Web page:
Langerhans Cells: Functional aspects revealed by in vivo grafting studies

J. W. Streilein, G. B. Toews, P. R. Bergstresser

Research output: Contribution to journalArticle

42 Scopus citations

Abstract

We performed 2 types of experiments to reveal aspects of Langerhans cell function. In the 1st type, tail skins (mice) and cheek pouches (hamsters) were grafted heterotopically to the thoracic wall of normal recipients and were subsequently painted with immunizing doses of a chemical contactant, dinitrofluorobenzene. In the 2nd type, corneal tissue and skin irradiated with ultraviolet light were grafted to recipients immunogenetically disparate for class I (murine K/D) or class II (Ia) antigens to determine the ability of these grafts to elicit allograft immunity. We found that the inability of intact murine tail skin to support the induction of contact sensitivity was a property of the skin itself, not the anatomical site. The inability to sensitize through cheek pouch was a property of the anatomical arrangement of the pouch in that an effective lymphatic drainage pathway did not exist. Although ultraviolet light apparently depleted body wall skin of ATPase-positive cells, it failed to rid skin of its capacity to express Ia antigens in a highly immunogenic way. Cornea grafts differing from their hosts across the I region alone of the major histocompatability complex succeeded neither in inciting their own rejection nor in prejudicing the host's subsequent response to body wall skin allografts bearing the same I region antigens. These results are strong circumstantial evidence that Langerhans cells are the important epidermal factors promoting induction of contact hypersensitivity. Ultraviolet light appears to be an effective way in which to transiently perturb Langerhans cell function, but is not an effective means of removing Langerhans cells from skin. The results of the cornea graft experiments offer hope that, when effective means of erasing Langerhans cells from skin have been found skin will be devoid of its capacity to promote contact hypersensitivity and to elicit allograft immunity directed at Ia antigens.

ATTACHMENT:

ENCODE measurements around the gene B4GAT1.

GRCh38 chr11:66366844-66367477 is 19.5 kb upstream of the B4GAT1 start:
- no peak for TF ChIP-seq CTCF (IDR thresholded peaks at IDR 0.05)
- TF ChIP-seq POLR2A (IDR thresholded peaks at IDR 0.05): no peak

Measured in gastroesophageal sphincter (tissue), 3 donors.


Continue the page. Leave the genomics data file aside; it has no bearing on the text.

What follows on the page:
Original languageEnglish (US)
Pages (from-to)17-21
Number of pages5
JournalJournal of Investigative Dermatology
Volume75
Issue number1
DOIs
StatePublished - Jan 1 1980

ASJC Scopus subject areas

  • Biochemistry
  • Molecular Biology
  • Dermatology
  • Cell Biology

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